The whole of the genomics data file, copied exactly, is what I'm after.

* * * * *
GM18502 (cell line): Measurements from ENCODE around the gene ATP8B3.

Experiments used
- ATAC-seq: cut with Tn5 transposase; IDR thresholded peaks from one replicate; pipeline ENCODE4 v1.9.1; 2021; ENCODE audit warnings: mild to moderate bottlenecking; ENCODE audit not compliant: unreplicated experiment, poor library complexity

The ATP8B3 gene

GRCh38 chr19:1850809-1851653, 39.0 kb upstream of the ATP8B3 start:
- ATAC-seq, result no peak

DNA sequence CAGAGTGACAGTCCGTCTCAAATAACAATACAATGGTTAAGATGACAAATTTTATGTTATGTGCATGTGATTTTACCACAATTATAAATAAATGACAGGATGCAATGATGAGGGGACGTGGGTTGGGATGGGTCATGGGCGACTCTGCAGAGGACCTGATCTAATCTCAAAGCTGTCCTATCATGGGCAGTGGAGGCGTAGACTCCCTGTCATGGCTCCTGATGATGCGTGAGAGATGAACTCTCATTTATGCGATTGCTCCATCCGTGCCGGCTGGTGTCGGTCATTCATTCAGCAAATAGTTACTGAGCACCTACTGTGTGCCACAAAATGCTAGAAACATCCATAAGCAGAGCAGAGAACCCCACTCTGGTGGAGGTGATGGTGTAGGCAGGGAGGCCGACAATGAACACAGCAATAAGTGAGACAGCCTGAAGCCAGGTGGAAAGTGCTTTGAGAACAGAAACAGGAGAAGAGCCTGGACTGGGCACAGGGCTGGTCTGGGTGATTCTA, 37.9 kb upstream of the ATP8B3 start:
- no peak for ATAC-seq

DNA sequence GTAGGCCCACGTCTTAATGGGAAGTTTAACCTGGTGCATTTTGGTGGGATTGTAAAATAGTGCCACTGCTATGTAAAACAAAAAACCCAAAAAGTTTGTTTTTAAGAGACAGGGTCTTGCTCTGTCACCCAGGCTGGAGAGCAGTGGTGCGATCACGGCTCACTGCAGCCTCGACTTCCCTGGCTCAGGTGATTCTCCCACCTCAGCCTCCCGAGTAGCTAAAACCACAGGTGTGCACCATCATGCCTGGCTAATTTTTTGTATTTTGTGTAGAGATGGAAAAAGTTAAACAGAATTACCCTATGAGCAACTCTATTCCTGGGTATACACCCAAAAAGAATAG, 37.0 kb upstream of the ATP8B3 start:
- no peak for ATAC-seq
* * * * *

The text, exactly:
GM18502 (cell line): Measurements from ENCODE around the gene ATP8B3.

Experiments used
- ATAC-seq: cut with Tn5 transposase; IDR thresholded peaks from one replicate; pipeline ENCODE4 v1.9.1; 2021; ENCODE audit warnings: mild to moderate bottlenecking; ENCODE audit not compliant: unreplicated experiment, poor library complexity

The ATP8B3 gene

GRCh38 chr19:1850809-1851653, 39.0 kb upstream of the ATP8B3 start:
- ATAC-seq, result no peak

DNA sequence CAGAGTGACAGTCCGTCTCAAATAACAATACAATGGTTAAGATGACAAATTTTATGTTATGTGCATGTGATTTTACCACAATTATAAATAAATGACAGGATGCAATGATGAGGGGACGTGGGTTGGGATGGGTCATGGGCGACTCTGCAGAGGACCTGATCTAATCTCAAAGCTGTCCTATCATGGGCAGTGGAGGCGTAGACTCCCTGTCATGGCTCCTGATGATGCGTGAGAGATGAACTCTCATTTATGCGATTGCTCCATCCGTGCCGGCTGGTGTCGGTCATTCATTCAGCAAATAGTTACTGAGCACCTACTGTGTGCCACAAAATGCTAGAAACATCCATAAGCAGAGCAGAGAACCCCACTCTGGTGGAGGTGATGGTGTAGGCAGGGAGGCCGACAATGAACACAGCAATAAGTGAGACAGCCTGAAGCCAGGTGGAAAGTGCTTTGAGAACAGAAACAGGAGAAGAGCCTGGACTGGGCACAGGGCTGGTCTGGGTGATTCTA, 37.9 kb upstream of the ATP8B3 start:
- no peak for ATAC-seq

DNA sequence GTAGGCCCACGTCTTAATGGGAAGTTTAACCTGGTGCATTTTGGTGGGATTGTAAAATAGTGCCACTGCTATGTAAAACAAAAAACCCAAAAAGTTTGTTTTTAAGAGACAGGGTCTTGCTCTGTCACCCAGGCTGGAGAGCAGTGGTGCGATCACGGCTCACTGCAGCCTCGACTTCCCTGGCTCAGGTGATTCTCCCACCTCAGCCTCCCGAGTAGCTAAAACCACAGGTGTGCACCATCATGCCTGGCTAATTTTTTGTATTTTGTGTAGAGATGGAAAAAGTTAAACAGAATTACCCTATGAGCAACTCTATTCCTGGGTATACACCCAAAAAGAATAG, 37.0 kb upstream of the ATP8B3 start:
- no peak for ATAC-seq